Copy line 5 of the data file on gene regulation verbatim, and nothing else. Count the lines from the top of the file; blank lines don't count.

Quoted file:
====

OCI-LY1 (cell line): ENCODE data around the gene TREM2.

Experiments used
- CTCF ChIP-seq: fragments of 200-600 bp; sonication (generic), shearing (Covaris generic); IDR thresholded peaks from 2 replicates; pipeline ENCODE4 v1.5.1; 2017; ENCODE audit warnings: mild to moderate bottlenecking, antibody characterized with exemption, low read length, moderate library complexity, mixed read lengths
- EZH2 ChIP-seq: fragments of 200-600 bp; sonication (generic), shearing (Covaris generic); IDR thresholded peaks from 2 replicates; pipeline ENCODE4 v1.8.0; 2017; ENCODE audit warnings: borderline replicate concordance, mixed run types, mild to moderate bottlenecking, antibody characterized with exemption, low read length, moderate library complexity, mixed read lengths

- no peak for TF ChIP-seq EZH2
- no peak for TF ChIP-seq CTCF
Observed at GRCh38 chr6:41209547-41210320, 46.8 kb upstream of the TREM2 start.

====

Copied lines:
- no peak for TF ChIP-seq EZH2